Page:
Strawberry Says His Cancer Is Back
Strawberry Says His Cancer Is Back
Jul. 28, 2000
TAMPA, Fla. (AP) _ Darryl Strawberry's cancer has returned, adding to the string of misfortunes and legal problems besetting the suspended New York Yankees slugger.
As he faced questions about his probation, Strawberry said Friday his first priority would be to fight his cancer.
``Physically, I have some situations coming up right now that's going to be real difficult for me,'' Strawberry said without elaborating. ``So I have to deal with them at this point.''
Asked by reporters if his cancer had returned, the eight-time All-Star replied: ``Yes,'' and walked away.
The 38-year-old outfielder would not comment on the possibility that he violated terms of probation on April 1999 charges of possessing cocaine and soliciting a prostitute.
Strawberry was diagnosed with colon cancer in 1998 and underwent surgery and chemotherapy. In January, he said a test showed his colon was free of cancer.
A CT scan suggests the possibility his colon cancer has spread to lymph nodes that were nearby his original tumor, and he will undergo more tests next week, said Strawberry's agent, Eric Grossman
``I have a wonderful family and a beautiful new baby that I look forward to watching grow up, and I intend to do whatever it takes to tackle this problem so that I can enjoy the rest of my life with them,'' Strawberry said in a statement released by Grossman.
In Minnesota before the Yankees' game with the Twins, manager Joe Torre told a hushed clubhouse of the latest news about Strawberry.
``I'm sick to my stomach. You know it's always there, that danger or potential of it coming back. It's just very sad,'' said Torre, who successfully battled prostate cancer. ``Thank God there's just so many other ways to treat cancers today.''
Shortstop Derek Jeter added: ``Everyone's shocked again. It's just unfortunate. Hopefully, everything will be all right.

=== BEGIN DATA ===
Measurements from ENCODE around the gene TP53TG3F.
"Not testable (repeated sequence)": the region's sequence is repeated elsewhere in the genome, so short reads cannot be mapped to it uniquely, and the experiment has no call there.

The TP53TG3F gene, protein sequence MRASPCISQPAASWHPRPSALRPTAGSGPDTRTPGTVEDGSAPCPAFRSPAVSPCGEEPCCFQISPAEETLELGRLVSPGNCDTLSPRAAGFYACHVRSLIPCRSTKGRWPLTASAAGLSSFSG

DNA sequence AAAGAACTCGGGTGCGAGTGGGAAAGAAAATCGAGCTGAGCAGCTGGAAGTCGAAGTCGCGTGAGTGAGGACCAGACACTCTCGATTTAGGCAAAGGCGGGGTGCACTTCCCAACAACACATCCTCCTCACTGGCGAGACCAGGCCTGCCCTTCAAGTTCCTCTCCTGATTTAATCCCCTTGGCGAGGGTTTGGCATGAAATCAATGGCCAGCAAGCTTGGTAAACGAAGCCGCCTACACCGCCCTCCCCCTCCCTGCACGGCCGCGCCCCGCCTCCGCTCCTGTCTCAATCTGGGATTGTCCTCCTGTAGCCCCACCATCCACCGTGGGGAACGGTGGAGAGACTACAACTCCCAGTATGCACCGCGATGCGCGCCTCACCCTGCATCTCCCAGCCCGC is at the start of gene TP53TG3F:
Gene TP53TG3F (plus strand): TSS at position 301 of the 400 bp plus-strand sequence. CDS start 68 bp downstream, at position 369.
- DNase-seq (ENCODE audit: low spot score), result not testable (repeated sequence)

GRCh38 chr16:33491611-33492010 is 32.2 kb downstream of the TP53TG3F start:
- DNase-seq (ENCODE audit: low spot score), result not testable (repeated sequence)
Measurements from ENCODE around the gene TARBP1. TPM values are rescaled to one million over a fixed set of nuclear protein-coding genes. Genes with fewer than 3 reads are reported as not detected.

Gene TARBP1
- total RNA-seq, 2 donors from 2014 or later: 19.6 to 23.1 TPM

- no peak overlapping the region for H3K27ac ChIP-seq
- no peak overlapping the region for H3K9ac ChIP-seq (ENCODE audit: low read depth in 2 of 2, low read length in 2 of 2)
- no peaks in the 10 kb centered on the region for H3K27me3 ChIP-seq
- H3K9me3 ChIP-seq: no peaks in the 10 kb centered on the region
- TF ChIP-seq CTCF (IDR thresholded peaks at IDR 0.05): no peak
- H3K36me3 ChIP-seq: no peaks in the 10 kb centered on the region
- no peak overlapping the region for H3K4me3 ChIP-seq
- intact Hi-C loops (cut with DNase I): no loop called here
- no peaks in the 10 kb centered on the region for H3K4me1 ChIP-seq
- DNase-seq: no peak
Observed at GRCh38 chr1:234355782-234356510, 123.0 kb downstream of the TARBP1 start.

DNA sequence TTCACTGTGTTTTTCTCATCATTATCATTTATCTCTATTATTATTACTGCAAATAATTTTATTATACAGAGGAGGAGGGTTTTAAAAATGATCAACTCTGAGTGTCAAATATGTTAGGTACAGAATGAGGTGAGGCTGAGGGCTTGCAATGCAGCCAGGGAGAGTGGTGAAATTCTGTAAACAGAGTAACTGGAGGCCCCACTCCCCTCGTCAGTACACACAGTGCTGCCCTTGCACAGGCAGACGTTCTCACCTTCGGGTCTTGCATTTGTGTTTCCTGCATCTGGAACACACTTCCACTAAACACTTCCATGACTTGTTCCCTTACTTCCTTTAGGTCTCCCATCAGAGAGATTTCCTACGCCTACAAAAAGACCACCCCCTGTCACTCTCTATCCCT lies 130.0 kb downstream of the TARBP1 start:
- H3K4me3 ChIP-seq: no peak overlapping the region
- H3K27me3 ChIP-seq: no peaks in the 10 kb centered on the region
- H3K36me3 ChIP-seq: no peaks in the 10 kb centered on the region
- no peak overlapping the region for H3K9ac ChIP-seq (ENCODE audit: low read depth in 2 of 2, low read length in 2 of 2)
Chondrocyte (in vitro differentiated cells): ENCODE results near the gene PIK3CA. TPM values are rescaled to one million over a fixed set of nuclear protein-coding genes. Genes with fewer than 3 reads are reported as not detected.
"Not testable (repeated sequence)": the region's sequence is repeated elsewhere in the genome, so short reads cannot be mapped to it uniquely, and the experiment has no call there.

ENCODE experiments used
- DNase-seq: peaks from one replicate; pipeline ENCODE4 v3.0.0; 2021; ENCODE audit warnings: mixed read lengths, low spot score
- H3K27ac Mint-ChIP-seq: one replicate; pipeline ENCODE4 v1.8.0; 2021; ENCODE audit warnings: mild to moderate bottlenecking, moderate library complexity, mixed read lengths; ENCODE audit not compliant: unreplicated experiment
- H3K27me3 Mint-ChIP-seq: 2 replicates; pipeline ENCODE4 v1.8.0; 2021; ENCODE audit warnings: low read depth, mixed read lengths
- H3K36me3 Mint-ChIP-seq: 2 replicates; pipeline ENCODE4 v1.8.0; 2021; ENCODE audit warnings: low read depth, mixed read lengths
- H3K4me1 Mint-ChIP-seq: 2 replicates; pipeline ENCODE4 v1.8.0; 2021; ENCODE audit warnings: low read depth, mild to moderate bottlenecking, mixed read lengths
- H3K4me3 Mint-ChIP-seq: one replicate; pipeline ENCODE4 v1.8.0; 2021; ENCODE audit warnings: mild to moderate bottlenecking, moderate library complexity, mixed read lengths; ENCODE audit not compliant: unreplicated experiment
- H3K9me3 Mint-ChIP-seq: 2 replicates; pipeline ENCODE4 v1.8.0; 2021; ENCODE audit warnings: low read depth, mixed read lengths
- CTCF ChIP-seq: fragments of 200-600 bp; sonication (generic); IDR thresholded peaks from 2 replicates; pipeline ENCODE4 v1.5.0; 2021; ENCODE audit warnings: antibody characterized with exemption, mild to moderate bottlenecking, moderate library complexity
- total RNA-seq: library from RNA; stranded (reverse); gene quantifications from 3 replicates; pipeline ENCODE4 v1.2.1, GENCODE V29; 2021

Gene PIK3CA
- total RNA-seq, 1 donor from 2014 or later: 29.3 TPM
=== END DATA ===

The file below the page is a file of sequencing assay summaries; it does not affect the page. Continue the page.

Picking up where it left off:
``He's had a streak of misfortunes. ... Just when you think you've gotten over cancer, and it comes right back.''
Earlier Friday, Strawberry had a regularly scheduled meeting with corrections officials, and was questioned about why he left his drug aftercare program _ a possible violation of his probation.
Joe Papy, regional director for the Florida Department of Corrections, declined to discuss what Strawberry told officers or whether Strawberry cited his health as the reason for leaving Sobrenity Inc.'s outpatient program early.
He said Strawberry appeared to be forthright with his answers and provided names of people who could corroborate his story. The next step is to contact those people.
Papy said Strawberry passed his drug test Friday, just as he has three times a week since January, and that there have been no indications that the outfielder has been drinking.
While still undergoing chemotherapy, Strawberry returned to baseball in March 1999. A month later, he was charged with possessing cocaine and soliciting a prostitute. Pleading no contest, Strawberry was sentenced to 18 months' probation and 100 hours of community service.
Strawberry also was questioned about a Sports Illustrated report that he joined a swingers club last month and has been seen there on several occasions since he first visited with a friend and was told membership was required for admittance.
The magazine also ran a photograph of Strawberry posing with a woman identified as a member of the club.
As part of his probation, Strawberry was ordered not to use drugs or frequent establishments where the main source of income is alcohol.
Trapeze II, which Sports Illustrated said the eight-time All-Star joined last month, is a Fort Lauderdale club in which alcohol reportedly is not sold. Patrons may bring their own.
Strawberry wrote a letter to commissioner Bud Selig several weeks ago asking that the third drug-related suspension of his career be ended early, a high-ranking baseball official said on the condition he not be identified. The one-year ban is scheduled to run through February. Selig's original ruling did not make any provisions for Strawberry to return early for good behavior.
Strawberry told the New York Daily News he ended his 3 1/2-month stay at the drug clinic because he needs to support his wife and children and explore returning to baseball.
Papy said leaving the clinic early could constitute a violation of parole, but that it was too soon to speculate because authorities had not received a report from Sobrenity Inc.
The corrections official said Strawberry had been enrolled in an outpatient aftercare program since completing an inpatient treatment program.